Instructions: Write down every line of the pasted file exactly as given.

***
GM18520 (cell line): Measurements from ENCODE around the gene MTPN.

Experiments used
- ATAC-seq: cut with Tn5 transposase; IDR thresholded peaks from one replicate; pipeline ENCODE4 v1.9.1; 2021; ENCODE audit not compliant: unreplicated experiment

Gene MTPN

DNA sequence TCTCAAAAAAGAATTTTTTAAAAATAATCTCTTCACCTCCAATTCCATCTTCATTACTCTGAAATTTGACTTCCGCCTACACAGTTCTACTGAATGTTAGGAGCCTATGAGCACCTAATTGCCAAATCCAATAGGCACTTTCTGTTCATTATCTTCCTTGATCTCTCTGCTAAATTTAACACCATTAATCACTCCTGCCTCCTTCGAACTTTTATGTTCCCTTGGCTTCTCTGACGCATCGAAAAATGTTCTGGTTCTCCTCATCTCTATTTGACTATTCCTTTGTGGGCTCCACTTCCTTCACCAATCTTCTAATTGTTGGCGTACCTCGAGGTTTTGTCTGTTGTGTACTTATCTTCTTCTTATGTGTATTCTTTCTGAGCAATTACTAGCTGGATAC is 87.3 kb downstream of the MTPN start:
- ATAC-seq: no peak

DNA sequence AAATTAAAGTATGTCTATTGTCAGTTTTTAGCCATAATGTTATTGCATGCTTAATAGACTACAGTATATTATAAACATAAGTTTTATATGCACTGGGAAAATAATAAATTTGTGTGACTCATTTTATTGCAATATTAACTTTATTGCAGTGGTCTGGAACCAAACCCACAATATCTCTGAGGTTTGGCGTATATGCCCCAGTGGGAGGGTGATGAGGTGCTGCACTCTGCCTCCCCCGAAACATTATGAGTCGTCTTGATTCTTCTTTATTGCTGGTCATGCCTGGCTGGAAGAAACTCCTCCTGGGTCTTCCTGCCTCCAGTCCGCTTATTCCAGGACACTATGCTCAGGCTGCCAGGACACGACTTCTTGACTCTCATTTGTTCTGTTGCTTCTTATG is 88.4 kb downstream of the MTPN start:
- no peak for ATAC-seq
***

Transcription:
GM18520 (cell line): Measurements from ENCODE around the gene MTPN.

Experiments used
- ATAC-seq: cut with Tn5 transposase; IDR thresholded peaks from one replicate; pipeline ENCODE4 v1.9.1; 2021; ENCODE audit not compliant: unreplicated experiment

Gene MTPN

DNA sequence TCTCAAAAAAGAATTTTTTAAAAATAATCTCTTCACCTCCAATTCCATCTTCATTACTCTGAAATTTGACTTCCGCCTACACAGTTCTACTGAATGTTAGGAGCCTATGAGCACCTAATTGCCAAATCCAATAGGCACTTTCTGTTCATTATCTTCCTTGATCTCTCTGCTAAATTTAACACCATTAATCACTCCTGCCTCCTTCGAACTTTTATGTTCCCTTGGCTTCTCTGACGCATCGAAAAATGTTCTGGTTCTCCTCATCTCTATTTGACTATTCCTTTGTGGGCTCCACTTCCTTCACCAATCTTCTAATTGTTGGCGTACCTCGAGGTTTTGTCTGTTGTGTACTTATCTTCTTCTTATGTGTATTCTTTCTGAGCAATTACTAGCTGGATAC is 87.3 kb downstream of the MTPN start:
- ATAC-seq: no peak

DNA sequence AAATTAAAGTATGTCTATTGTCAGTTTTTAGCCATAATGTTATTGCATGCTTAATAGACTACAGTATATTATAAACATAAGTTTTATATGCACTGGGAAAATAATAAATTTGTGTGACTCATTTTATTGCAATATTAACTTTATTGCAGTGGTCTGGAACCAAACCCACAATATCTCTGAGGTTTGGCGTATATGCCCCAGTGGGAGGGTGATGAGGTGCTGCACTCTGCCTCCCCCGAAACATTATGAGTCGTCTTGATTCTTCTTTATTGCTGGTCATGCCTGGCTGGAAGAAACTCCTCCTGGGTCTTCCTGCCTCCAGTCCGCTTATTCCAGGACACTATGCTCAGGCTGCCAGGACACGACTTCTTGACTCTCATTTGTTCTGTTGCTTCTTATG is 88.4 kb downstream of the MTPN start:
- no peak for ATAC-seq